Helping people have a positive impact in the world has been my life’s passion—although not through an obvious path. In my college yearbook I mused that my future self would help people help others. Moving on to law school, I knew quickly that working at a law firm was not my end goal, though I was oblivious to my earlier thoughts about my future.
As often occurs to many of us, my career path was informed by life experiences. My interest in advising people on providing financial resources for causes they love was shaped by my trusts and estates class, and an internship at my local public television station. The first was fascinating—people’s core beliefs about themselves and their loved ones are revealed through estate planning. As a person intrigued by psychology, but deterred from pursuing it as a career, estate planning came incredibly close to learning the “whys” of actions and enabling people to plan for the care of their loved ones. At the public television station, I learned how dependent nonprofit organizations are on contributions from individuals.
A couple of years later I learned about “planned giving”—essentially charitable estate planning. It was at that time that I discovered that I could help people who care deeply not only for their own progeny or other loved individuals, but also for the nonprofits that give meaning to others, to build dreams, heal or care for a place, a region.
Philanthropy is defined as love of humankind, in general. Within our sector, the term “philanthropy” receives praise for its financial generosity and influence while, at times, is criticized for not going deeper to solve underlying systemic challenges. In the Middle Ages the Roman Catholic church replaced the use of the term philanthropia with caritas—“charity”—defined as “selfless love.” “Taking care of” has taken on different meanings, but in its original form meant making a positive impact on another person, entity or thing. Caretaking is a philanthropic and charitable activity.
I learned about “planned giving”—essentially charitable estate planning—and discovered that I could help people who care deeply not only for their own progeny or other loved individuals, but also for the nonprofits that give meaning to others, to build dreams, heal or care for their region.
When I first came to know community foundations, I was smitten. Here is an entity, charitable in the broadest sense—enabling people to care for other people and things. Staff who understand a place or a purpose and leverage financial resources for the benefit of many.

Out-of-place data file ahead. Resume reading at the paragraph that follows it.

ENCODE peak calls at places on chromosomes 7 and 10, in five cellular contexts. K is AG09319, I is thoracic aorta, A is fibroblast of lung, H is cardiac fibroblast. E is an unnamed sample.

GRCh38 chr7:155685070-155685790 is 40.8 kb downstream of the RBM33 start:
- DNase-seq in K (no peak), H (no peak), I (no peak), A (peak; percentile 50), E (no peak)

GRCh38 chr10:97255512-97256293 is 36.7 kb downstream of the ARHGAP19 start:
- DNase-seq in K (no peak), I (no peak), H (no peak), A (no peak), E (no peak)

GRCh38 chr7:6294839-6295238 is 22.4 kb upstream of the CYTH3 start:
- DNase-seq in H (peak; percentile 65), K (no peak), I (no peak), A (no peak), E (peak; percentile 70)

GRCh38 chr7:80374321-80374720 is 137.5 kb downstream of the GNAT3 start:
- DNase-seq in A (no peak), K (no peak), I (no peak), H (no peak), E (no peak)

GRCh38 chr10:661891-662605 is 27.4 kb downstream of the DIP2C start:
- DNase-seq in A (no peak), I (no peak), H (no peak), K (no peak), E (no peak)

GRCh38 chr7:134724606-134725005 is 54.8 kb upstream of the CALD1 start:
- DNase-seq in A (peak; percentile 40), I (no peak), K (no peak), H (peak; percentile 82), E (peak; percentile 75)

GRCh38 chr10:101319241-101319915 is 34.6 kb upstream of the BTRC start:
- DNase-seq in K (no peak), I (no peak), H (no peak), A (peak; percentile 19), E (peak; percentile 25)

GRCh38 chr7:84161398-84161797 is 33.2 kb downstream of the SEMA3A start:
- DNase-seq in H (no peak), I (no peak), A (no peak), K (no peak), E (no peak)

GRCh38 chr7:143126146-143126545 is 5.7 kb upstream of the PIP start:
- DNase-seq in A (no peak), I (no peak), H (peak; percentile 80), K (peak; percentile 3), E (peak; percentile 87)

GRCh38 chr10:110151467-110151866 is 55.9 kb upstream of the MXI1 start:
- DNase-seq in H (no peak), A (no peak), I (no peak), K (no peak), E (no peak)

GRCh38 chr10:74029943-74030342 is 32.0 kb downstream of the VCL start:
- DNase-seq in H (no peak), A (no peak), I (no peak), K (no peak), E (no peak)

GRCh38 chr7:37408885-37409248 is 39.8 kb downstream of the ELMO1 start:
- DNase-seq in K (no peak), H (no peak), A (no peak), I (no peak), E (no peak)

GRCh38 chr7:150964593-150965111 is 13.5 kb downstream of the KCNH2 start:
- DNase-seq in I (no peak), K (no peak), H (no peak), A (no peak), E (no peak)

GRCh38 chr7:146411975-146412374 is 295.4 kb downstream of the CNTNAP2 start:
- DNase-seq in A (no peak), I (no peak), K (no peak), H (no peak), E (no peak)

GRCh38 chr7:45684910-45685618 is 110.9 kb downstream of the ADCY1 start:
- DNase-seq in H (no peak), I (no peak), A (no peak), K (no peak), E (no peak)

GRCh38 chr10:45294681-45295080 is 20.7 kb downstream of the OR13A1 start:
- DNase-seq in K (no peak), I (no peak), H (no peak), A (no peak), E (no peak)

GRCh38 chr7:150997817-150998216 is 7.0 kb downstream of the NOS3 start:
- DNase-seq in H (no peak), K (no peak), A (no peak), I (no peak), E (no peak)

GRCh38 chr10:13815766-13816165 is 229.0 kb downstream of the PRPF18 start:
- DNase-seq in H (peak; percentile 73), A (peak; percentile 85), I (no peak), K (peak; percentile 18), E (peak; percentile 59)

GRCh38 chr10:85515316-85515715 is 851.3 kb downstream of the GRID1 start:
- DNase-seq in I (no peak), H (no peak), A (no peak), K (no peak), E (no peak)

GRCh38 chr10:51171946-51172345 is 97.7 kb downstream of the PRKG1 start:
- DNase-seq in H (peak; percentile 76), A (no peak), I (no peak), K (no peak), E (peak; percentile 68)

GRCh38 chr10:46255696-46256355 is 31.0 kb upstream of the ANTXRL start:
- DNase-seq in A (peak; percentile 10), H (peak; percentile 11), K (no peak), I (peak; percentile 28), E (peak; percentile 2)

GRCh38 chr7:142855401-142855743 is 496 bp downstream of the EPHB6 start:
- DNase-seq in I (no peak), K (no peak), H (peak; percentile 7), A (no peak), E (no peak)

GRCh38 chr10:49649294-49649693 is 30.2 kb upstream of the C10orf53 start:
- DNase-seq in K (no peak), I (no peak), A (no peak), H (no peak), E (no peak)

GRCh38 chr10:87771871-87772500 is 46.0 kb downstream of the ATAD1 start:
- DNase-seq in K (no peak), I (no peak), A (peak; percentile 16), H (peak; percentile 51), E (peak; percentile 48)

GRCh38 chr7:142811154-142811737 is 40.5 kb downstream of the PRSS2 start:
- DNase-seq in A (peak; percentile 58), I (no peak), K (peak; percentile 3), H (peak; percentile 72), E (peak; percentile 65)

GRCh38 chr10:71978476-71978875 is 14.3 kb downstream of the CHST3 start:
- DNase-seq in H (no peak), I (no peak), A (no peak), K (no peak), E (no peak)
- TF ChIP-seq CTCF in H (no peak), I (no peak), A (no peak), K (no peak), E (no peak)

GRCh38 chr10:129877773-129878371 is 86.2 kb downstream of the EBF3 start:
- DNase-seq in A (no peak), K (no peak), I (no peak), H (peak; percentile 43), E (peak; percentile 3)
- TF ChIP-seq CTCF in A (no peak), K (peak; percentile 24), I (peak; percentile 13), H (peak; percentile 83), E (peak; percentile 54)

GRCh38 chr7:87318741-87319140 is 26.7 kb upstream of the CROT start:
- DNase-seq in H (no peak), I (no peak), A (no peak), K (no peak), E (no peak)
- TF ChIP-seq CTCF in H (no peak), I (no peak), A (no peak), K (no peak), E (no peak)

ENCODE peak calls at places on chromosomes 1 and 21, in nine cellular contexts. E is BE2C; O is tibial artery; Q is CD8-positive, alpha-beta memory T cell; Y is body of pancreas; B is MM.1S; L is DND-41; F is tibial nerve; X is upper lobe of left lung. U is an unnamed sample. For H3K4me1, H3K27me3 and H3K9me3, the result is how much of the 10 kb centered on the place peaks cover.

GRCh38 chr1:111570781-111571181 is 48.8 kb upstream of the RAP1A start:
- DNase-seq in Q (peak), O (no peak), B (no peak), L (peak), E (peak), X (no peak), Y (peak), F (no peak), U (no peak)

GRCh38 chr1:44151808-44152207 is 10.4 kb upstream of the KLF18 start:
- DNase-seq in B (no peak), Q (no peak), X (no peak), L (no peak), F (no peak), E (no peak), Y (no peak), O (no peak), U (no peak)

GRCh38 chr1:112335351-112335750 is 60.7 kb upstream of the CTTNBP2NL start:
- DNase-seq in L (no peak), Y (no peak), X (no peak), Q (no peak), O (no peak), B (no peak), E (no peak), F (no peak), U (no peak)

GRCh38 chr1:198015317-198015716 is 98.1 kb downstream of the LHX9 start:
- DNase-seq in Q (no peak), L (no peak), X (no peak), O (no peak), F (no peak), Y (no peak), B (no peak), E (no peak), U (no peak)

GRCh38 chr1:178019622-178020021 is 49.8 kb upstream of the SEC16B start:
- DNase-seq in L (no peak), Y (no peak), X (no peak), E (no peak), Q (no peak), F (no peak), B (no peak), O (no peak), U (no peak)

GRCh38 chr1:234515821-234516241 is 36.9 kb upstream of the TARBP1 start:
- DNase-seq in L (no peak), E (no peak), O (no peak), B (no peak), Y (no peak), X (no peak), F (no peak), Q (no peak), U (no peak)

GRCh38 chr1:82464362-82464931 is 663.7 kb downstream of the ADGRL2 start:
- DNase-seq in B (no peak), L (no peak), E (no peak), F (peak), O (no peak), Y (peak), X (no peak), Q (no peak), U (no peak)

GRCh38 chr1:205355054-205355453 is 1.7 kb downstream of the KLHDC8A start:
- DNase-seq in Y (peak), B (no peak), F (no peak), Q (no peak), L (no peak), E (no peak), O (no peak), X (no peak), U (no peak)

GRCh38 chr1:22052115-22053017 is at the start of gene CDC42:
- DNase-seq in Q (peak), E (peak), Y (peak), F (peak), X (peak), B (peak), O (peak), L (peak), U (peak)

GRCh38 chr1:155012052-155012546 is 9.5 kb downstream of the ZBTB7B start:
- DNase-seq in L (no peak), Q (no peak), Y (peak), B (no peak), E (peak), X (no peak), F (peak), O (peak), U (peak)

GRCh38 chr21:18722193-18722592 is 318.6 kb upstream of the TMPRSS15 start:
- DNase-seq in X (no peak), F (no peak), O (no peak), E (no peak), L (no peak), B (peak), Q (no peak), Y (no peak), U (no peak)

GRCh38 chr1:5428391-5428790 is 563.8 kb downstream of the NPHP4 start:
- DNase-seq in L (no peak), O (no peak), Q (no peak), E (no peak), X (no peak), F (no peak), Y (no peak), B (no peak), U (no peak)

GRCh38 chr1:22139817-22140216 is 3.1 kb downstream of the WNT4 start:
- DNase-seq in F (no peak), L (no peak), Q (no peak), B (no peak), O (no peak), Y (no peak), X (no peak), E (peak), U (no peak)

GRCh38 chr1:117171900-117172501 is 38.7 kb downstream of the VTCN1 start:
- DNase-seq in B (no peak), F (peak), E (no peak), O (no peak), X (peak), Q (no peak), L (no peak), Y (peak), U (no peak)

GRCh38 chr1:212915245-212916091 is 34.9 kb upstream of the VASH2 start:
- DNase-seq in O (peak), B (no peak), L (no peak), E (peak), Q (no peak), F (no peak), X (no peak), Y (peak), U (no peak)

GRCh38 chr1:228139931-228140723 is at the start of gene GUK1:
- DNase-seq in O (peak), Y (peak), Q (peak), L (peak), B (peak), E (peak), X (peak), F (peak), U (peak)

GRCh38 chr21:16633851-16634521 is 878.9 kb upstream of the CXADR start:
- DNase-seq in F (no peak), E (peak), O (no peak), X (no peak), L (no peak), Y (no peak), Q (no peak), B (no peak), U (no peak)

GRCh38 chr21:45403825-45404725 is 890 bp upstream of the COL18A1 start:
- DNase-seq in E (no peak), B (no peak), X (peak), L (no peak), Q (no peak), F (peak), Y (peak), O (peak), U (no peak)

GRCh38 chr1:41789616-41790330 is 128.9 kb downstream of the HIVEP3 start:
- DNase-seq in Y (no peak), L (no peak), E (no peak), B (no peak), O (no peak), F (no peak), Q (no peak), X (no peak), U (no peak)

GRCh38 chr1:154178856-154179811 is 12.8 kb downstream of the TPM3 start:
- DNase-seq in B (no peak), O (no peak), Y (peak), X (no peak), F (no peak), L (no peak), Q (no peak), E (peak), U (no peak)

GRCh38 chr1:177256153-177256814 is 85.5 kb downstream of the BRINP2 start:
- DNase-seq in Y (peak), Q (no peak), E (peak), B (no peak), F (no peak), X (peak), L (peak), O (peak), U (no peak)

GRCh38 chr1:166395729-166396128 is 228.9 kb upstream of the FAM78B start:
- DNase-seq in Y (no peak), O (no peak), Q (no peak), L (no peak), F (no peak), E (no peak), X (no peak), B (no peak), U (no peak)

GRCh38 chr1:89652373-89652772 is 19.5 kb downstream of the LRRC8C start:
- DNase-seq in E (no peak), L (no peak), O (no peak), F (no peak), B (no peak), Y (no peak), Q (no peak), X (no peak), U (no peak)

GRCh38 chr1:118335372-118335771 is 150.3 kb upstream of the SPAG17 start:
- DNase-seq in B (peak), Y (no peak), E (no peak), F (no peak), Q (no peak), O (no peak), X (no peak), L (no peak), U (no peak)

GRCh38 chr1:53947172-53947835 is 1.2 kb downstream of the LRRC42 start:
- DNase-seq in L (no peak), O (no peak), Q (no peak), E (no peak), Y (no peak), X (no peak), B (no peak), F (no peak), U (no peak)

The Chicago Community Trust was founded to provide caretaking—in its original sense—of our region. People who loved our city and region entrusted their financial resources to help residents and natural resources of the Chicago community. Those dollars, and many more added over more than 100 years, have founded numerous nonprofits, galvanized collective giving for purpose, created leadership programs and helped improve the basic human needs of thousands.
We also advise people on their individual philanthropy—guide them on their giving journey now and into the future. Whether interests are in their own neighborhood, within the region or across the country, we help devise the best way to provide unselfish love or care.
The secret sauce of The Chicago Community Trust is three-fold: the myriad ways we assist individuals and entities with their giving; our stewardship of the resources entrusted to us; and access to our staff’s knowledge of the needs of the local landscape. We want to be approachable, knowledgeable and accessible. Whether you want to make a difference through a contribution of shares of an LLC, publicly traded stock, an IRA or cash, we can help. Whether you know exactly which charitable organizations you want to support, or you want to identify how your values can best influence your current and future giving, we help you connect your philanthropy to impact.
Tackling the racial and ethnic wealth disparity that was caused by years of explicit policies and implicit actions or biases is not easy, especially when wealth that has been entrusted to us over the years was likely created as part of unequal systems.
Throughout our history we have expanded how we connect donors to impact that we hope makes the Trust one of the most thoughtful and intentional givers and influencers. Mission-driven organizations have many impact-oriented assets: dollars distributed as grants, dollars invested prior to granting, power to convene, knowledge to educate. As one example of how we are advancing impact, we are increasing access to mission-aligned impact investments for our donor advised funds.
Because our deepest purpose is caring for our region, we continually evaluate how to solve for the most pressing needs of our region. Recently we restated our vision to see a thriving, equitable and connected Chicago region where people of all races, places and identities have the opportunity to reach their potential. In reviewing the barriers to achieving our vision, we continually confronted the glaring fact of racial and ethnic wealth disparity. Tackling an issue that was caused by years of explicit policies and implicit actions or biases is not easy, especially when wealth that has been entrusted to us over the years was likely created as part of unequal systems.
While we and our sector will continue to use the words “philanthropy” and “charity” to self-define, a more apt word—at least for community foundations—is caretaker.